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“I was fired! How do I handle that in an interview???”

image I was recently asked a question by someone trying to help a job seeker that had been terminated from his last position. They wanted to give some helpful advice. Here’s the conversation (edited for privacy)…

I am trying to help a gentleman who was let go from “ABC Company” last month. My first impression was that he was laid off, but when I asked him some questions about the change he said he was terminated. Obviously I wasn’t there, but this person was at “ABC Company” for 20 years, had very successful performance reviews and then got a new manager (and from what it sounds like) this manager just really wanted someone different in his role and instead of laying him off, terminated him through progressive discipline and said he wasn’t meeting the requirements of the job. He won his unemployment case, but he’s having difficulty talking about this when he interviews. This person is very smart, focused and it’s hard to imagine him being terminated.

How should he best deal with this in job interviews?

There’s no question this can be a difficult situation, however, a 2-step strategy may be appropriate:

If, in an interview, he’s asked about the circumstances of leaving his last job, his initial response can be somewhat light-hearted, simply saying something like:

“Unfortunately, there are a lot of people losing jobs these days.”

The interviewer might just leave it at that and move on. If they do ask for more specifics, however, it’s important he gives a brief, well worded answer that ends on a positive note, then ask a question that moves the conversation in a different direction. Too often people dwell on too many details that only serve to raise more questions and make the situation worse. When you’re in a hole… stop digging! He might say something like:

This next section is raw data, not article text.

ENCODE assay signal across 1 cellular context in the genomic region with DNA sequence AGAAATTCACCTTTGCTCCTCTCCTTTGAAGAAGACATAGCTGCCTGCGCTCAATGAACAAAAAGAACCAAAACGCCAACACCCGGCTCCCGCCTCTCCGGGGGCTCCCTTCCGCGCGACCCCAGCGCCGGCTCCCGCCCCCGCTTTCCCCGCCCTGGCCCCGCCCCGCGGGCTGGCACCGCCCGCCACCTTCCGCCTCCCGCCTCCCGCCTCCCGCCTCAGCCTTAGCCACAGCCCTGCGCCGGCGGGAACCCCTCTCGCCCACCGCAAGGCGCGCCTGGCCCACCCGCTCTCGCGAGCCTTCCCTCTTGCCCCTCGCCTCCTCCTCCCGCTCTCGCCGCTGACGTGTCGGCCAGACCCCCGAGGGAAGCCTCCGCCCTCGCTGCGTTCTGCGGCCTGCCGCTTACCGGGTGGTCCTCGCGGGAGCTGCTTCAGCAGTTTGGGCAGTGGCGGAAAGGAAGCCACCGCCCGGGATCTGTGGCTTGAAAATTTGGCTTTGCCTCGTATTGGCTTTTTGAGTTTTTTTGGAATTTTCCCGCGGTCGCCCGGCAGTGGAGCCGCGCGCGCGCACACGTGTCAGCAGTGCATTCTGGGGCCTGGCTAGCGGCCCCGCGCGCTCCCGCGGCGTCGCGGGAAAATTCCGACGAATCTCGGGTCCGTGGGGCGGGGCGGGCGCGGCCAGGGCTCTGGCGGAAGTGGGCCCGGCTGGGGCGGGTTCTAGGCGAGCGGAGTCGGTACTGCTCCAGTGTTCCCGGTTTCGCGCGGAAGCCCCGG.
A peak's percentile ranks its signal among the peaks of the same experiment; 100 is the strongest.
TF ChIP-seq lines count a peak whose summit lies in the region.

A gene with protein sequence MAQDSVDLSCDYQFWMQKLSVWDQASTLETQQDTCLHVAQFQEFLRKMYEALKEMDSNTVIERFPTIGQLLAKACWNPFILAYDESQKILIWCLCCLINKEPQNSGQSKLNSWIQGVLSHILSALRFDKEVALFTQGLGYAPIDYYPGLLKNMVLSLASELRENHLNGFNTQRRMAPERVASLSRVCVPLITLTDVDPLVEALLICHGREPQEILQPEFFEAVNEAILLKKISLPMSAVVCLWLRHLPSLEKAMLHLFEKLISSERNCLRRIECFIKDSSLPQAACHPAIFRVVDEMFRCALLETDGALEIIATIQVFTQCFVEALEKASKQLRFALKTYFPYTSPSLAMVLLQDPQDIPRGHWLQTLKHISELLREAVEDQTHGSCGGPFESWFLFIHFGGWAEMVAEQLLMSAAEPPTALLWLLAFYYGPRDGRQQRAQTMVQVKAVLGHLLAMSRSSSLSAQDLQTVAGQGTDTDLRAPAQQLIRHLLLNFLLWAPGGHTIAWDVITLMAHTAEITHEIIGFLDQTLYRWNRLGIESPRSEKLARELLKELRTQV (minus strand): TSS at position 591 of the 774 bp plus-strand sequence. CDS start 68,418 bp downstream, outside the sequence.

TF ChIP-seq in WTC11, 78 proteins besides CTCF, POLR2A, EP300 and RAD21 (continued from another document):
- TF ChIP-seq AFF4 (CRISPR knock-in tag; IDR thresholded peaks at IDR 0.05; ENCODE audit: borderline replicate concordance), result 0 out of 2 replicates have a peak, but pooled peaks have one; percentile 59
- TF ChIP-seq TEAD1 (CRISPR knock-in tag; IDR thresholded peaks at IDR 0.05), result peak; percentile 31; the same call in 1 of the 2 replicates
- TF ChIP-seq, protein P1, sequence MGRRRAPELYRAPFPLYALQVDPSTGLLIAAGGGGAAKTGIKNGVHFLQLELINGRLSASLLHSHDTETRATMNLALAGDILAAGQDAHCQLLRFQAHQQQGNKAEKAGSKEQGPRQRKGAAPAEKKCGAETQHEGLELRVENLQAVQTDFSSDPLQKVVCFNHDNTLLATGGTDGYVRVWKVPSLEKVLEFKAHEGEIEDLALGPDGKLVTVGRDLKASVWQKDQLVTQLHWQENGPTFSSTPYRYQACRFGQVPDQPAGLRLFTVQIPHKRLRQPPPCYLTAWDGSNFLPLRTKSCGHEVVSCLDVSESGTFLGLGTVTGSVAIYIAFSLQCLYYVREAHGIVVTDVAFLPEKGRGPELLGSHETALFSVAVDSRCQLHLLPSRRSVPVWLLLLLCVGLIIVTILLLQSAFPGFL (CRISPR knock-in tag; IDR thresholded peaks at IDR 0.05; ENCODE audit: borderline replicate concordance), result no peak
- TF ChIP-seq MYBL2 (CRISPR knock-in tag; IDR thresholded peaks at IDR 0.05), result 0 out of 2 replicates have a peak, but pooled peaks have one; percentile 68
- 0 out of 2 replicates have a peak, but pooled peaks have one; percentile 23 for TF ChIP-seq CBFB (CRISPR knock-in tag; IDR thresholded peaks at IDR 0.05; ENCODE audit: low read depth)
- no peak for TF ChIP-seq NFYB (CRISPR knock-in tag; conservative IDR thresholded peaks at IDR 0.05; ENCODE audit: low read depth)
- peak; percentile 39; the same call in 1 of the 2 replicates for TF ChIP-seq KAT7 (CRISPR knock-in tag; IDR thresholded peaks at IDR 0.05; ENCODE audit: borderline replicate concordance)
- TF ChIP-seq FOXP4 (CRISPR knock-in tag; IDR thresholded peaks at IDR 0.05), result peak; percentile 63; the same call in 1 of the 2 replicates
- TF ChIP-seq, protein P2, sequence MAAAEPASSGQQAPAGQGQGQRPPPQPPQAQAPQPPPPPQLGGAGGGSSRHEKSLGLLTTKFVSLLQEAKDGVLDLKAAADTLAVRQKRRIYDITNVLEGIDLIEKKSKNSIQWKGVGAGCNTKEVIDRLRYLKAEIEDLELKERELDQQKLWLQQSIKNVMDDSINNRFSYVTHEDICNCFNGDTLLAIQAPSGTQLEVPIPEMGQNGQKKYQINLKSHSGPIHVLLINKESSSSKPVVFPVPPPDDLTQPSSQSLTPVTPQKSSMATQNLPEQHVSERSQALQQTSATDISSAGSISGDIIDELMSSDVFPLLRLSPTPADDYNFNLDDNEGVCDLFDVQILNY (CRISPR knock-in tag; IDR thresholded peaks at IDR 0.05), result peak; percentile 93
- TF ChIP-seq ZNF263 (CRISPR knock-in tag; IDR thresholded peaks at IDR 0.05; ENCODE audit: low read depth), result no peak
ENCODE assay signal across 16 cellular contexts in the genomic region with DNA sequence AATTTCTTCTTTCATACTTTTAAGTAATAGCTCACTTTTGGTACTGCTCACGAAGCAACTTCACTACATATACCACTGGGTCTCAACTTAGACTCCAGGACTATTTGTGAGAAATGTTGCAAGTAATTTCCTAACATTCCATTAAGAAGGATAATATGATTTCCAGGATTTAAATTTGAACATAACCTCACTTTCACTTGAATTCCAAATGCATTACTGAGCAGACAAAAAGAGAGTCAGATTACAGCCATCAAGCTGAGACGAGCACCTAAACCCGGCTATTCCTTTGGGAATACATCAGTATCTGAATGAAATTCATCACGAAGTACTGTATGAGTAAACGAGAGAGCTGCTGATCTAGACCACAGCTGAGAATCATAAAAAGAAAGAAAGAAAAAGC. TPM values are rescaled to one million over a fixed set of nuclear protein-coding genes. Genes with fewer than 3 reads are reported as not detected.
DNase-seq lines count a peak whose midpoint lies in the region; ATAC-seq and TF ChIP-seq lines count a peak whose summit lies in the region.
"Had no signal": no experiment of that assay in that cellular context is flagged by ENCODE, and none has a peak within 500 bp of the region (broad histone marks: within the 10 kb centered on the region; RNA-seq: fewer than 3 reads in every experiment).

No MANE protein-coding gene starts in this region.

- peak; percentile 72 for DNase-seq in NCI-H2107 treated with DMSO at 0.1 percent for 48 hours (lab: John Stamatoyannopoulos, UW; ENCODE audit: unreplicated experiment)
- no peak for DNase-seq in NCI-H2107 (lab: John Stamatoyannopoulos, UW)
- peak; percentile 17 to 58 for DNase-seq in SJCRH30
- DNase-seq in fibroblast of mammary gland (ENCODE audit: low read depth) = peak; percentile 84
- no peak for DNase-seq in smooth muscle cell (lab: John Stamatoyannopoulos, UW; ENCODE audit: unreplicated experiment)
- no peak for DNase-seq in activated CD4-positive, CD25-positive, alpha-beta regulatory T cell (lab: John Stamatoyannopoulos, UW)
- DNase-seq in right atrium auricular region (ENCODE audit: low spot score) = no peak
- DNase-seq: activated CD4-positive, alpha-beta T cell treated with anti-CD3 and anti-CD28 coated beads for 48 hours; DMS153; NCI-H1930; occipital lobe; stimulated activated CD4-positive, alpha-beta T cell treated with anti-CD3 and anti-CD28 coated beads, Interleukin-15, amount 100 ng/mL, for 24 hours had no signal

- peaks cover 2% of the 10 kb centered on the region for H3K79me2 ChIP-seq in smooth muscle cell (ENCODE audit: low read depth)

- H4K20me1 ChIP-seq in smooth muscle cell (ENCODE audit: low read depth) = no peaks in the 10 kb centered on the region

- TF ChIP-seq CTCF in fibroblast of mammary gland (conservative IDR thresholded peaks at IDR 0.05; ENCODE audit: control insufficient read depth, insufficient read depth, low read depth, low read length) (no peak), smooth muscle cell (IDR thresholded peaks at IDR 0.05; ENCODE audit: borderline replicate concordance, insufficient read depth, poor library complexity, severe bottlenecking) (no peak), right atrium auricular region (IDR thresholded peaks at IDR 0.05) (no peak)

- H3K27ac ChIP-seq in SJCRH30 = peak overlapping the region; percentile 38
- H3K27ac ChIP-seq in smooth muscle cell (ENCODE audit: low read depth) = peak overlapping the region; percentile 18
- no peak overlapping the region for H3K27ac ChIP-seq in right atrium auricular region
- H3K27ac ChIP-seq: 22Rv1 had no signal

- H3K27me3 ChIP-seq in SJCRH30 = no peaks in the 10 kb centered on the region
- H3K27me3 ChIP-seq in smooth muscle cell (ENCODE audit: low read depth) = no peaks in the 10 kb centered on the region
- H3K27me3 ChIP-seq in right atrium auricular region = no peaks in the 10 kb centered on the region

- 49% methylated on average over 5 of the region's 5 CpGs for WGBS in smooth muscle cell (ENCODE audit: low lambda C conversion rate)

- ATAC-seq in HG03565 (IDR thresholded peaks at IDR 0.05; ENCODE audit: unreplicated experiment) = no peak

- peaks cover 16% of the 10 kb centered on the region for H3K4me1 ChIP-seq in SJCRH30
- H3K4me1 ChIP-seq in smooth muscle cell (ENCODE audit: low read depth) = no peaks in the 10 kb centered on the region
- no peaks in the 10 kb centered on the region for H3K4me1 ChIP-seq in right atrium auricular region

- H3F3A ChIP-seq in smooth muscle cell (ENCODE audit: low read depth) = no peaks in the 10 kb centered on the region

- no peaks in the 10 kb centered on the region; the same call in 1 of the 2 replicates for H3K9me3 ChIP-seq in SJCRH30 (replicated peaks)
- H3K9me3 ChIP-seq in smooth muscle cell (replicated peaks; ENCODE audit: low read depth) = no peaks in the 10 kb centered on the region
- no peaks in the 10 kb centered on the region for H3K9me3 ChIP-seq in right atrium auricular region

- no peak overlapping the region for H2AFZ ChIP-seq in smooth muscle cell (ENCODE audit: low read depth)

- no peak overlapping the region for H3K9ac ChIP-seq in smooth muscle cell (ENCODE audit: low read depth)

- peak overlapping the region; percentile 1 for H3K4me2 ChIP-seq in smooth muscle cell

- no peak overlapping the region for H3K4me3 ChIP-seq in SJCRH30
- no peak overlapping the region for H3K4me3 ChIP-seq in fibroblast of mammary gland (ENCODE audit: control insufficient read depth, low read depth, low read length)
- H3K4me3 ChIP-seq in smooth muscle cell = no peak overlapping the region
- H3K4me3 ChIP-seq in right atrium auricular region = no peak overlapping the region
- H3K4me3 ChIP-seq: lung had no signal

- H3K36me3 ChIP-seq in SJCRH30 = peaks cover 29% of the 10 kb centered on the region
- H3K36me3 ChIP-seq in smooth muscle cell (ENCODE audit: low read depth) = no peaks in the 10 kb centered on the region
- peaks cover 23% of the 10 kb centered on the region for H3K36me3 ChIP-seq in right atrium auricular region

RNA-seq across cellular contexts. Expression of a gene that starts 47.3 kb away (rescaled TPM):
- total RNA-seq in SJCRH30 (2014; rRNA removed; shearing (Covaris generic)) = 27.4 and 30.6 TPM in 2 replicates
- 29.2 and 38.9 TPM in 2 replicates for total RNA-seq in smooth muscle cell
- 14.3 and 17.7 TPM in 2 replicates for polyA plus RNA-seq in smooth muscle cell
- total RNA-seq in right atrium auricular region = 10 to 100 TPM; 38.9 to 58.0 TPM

“I had been at “ABC Company” for 20 years with consistently positive performance reviews. Last year though, through some transitions in the organization, I ended up with a new manager. It’s not uncommon for a new leader to come in to a group and want to make changes. Unfortunately, I was one of those changes and ended up being separated from the company. In many ways, I’m looking forward to the opportunity this gives me to continue developing my career in a new environment! Can you give me a more detailed idea of what the expectations would be of me in this role in the first 3 to 6 months?”

He’s got to use words that are true, and comfortable for him to say. However, since this is something he knows is likely to come up in most of his interviews, it’s very important that he hone his words, and memorize them. If he “wings” his answer, he’s likely to ramble and dig a deeper hole.

Effectively discussing a termination is always difficult in a job interview. However, if you have a plan and are well prepared you can move past it and make the case why you are the best candidate for the job!


ac said...

I went through a similar experience a few years ago, but luckily I found a new positiion before my new manager could terminate me.
When looking for work I focused on my skills, my good work performance and stressed that my current company was going in a different direction -- which on some level they were.